Wednesday, April 13, 2016

Copywronged: Sonny Bono, the Mouse, and the Public Domain

By: Geoffrey Ledbetter
     Last year, I discovered the wonder that is the public domain. Always having been an avid reader, but with just little enough motivation to make the arduous journey to the library, discovering that books like The Strange Case of Dr. Jekyll and Mr. Hyde and Dracula were in the public domain and could be downloaded free of charge to my iPad was a significant blessing to me. After a short time, I was tearing through bigger and more significant works of literary merit, including The Count of Monte Cristo and The Adventures of Huckleberry Finn. Unfortunately, I soon came to a perplexing realization. Several prominent books that I considered old enough to be in the public domain were nowhere to be found. Where was Brave New World? What had been done to the Great Gatsby? And what of the famous epics of J.R.R. Tolkein and C.S. Lewis, both of which had been published more than 50 years ago? My interest piqued by these conspicuous absences from the public domain, I began to research the issue.
   As the story goes, in the magical pre-1976 Copyright Act world, works of literature entered the public domain just 28 years after they were published. While this copyright could be renewed for another 28 years, many were not and the public domain was enriched every year by a variety of great works. However, in 1976, new laws extended copyrights to 50 years after the death of the works original author. This piece of legislation was followed some 20 years later by the Sonny Bono Copyright Term Extension Act of 1998. (You read that right. Sunny Bono, the first half of the famous Sonny & Cher duo that sang "I Got You Babe" was the mastermind of widespread copyright changes.). This bill, derisively nicknamed the "Mickey Mouse Protection Act" and heavily influenced by pressure from Disney lobbyists, increased the length of copyrights from 50 to 70 years and retroactively applied this extension to any works that would be were set to enter the public domain, freezing hundreds of works that would have been freed into the public domain under the previous laws.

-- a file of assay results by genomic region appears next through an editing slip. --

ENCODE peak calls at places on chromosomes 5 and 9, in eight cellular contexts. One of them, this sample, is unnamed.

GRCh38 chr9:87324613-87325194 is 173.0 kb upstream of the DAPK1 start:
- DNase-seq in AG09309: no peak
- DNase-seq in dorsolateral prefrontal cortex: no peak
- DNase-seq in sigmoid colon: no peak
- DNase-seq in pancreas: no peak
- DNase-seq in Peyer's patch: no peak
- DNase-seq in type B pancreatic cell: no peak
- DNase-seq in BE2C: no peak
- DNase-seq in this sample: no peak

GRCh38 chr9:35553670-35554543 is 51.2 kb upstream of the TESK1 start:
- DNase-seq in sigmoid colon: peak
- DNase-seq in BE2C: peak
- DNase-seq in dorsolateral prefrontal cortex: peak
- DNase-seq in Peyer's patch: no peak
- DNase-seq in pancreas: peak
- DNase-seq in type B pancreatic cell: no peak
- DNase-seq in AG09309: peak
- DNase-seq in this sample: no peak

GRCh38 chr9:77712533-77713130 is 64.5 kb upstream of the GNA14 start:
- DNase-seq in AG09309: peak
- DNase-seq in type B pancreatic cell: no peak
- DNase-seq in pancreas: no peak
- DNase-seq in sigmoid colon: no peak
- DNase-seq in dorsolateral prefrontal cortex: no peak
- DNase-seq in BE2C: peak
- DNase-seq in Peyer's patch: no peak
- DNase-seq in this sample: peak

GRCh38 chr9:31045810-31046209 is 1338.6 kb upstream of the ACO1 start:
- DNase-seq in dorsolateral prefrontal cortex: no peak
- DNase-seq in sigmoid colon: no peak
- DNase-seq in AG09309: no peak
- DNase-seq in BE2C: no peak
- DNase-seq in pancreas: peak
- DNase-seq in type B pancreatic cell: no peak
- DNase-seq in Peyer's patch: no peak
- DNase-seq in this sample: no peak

Mickey Mouse and Copyright
     So why should we, as a society, care about his unfortunate development in copyright law? Unfortunately, these law have several rather troubling effects on society and civic life. First, people without access to libraries are deprived the possibility of any access to works that would ordinarily be quite easily accessible through shared online copies, limiting their ability to acquaint themselves with a handful of rather important works in the western canon. (While it should be noted that the number of people with access to the internet but no access to a library is somewhat small, this demographic is growing with the rise in cheaper personal computers.) Second, a robust public domain contributes to the creation of new and exciting pieces of literature and art by providing a foundation of work with which artists and authors can work. Invention is often the art of remix, and without access to a handful of more modern works, creativity has been stifled. Indeed, Disney itself has the public domain to thank for many of its more significant works, including, but not limited to The Little Mermaid, Hercules, Alice and Wonderland, Beauty and the Beast, Tangled... You get the idea. Third, finally, and perhaps most importantly, these pieces of legislation have prevented those of us in the United States from having anything to celebrate on Public Domain Day every January 1st. Alas, no works will be escaping their copyrights in the United States until 2019, making for a rather lame Public Domain Day party.
Guess you'll just have to find something else to celebrate on January 1st...

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